We recently noted the unveiling of Google‘s “street view” feature here in Austin.
Well, a couple in Pittsburgh who purchased a home on a street marked with a sign reading, “Private Road,” are suing Google for injunctive relief, as well as for invasion of privacy, trespass, negligence, and conversion.
I’m dubious as to whether the mere presence of a sign declaring a road to be “private,” confers any exclusion rights to the owners of homes abutting the street, unless of course the road really is private property. If it is truly private, then the trespass and invasion of privacy counts could conceivably stick. I don’t really see how the negligence charge can stand, but the conversion claim is interesting (if likely unsuccessful).
The homeowners are arguing, in effect, the mass dissemination of the image of their house somehow enriches Google while detracting from their home’s value. Problem with this argument is that no ads appear on the Google mapping page, and I would think Google’s lawyers could make a fairly convincing argument the home’s value would only be increased by the increased visibility. Plus, how does the Google street view feature decrease their home’s value any more than Google’s satellite view feature, both of which show similar levels of detail of the home.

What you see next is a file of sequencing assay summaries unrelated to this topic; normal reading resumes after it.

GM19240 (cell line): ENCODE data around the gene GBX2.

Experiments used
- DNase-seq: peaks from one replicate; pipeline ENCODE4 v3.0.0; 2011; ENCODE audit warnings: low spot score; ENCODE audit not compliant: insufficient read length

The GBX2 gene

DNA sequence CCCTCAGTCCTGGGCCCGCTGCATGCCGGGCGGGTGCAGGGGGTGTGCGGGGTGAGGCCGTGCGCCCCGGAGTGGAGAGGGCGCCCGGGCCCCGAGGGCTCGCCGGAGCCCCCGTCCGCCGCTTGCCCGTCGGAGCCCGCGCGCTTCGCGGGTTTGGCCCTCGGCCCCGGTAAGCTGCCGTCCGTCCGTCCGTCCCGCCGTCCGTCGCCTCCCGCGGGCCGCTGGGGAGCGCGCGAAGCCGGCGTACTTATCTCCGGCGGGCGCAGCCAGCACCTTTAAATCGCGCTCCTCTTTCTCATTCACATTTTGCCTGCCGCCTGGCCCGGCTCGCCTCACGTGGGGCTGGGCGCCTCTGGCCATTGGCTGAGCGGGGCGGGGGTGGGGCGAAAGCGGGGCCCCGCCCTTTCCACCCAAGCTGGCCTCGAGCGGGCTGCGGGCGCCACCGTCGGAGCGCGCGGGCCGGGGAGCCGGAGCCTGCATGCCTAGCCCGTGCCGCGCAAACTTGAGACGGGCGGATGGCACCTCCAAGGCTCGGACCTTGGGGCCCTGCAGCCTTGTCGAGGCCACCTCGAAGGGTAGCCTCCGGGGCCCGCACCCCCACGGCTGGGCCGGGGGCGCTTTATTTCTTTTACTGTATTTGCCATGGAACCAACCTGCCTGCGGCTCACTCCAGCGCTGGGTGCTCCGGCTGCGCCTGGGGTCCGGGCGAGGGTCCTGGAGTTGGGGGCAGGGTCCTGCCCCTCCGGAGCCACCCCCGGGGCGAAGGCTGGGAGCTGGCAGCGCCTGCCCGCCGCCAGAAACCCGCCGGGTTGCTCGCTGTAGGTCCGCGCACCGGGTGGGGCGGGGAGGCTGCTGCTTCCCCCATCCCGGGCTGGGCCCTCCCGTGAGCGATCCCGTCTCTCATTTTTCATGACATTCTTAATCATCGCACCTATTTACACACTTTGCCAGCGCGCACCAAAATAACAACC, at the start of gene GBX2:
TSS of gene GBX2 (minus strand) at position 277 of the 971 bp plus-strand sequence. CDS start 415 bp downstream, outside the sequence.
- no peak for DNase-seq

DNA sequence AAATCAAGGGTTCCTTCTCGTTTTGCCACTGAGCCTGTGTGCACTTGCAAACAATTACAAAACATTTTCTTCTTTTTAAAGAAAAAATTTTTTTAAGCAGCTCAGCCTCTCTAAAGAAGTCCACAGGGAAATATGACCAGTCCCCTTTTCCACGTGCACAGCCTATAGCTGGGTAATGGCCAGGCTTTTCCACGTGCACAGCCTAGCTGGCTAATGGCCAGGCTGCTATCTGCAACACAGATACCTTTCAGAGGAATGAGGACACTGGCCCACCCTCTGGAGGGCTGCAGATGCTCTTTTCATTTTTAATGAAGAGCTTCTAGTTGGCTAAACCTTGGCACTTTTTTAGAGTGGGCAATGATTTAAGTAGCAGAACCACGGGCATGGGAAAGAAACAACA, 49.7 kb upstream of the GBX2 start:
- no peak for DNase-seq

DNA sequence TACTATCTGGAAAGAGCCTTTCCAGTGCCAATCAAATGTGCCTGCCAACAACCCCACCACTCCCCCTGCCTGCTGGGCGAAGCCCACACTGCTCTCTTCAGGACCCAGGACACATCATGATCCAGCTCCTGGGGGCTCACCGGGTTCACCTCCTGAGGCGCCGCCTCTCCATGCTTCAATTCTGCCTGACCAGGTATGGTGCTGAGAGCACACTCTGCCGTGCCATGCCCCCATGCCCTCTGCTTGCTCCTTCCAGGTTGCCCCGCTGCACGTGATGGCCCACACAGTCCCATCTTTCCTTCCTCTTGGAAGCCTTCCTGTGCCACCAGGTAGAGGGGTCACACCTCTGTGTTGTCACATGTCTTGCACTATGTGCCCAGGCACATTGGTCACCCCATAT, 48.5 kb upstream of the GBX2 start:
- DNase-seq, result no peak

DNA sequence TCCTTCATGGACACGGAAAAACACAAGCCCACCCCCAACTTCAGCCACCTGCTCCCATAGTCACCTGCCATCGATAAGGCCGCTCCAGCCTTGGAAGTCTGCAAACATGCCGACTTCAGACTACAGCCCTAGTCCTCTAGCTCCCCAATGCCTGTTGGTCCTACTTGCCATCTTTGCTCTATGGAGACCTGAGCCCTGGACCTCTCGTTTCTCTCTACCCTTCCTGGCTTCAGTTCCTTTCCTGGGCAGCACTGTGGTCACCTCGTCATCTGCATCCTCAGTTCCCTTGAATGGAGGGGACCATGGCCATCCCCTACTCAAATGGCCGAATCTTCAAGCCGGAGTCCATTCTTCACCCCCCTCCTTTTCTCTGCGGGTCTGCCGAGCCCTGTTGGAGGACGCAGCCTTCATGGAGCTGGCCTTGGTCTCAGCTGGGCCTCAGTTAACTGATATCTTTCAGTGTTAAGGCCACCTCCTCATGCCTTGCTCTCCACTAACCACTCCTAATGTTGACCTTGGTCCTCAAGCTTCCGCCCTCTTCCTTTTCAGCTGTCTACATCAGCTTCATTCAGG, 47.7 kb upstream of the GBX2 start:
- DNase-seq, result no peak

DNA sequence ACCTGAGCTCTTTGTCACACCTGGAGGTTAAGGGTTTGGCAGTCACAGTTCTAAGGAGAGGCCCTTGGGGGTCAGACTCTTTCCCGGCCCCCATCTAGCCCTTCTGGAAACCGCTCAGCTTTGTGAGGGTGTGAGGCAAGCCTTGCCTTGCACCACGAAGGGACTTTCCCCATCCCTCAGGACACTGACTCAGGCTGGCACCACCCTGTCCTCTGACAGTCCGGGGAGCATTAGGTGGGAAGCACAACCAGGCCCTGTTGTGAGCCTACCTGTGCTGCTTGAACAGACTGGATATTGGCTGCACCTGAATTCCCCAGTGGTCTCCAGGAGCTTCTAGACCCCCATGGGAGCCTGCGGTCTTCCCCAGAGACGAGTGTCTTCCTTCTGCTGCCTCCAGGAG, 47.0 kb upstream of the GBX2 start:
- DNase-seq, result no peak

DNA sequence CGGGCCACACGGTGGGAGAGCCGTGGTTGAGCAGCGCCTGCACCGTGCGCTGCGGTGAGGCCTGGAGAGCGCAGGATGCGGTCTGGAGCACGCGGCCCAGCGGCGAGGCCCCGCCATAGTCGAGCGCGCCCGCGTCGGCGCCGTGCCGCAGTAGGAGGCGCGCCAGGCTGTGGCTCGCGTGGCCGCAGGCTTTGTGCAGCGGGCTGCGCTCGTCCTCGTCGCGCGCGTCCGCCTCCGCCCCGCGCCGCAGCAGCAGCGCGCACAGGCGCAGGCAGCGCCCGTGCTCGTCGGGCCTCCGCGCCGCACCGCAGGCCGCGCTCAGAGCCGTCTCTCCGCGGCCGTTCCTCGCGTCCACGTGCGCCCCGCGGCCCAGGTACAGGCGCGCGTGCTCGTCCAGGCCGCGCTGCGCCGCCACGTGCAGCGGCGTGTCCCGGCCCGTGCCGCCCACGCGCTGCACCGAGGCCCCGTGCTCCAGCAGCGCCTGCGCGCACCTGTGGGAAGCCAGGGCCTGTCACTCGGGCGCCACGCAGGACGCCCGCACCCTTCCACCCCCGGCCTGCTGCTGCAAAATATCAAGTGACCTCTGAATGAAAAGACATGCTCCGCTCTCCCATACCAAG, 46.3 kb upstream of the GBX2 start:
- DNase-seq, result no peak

My best advice for those seeking to avoid pictures of their homes winding up on Google’s street view? Move to a gated area: I checked here in Austin, and lo and behold, there is no street view functionality for the gated neighborhoods with which I’m familiar (for example, all of Rob Roy is unavailable).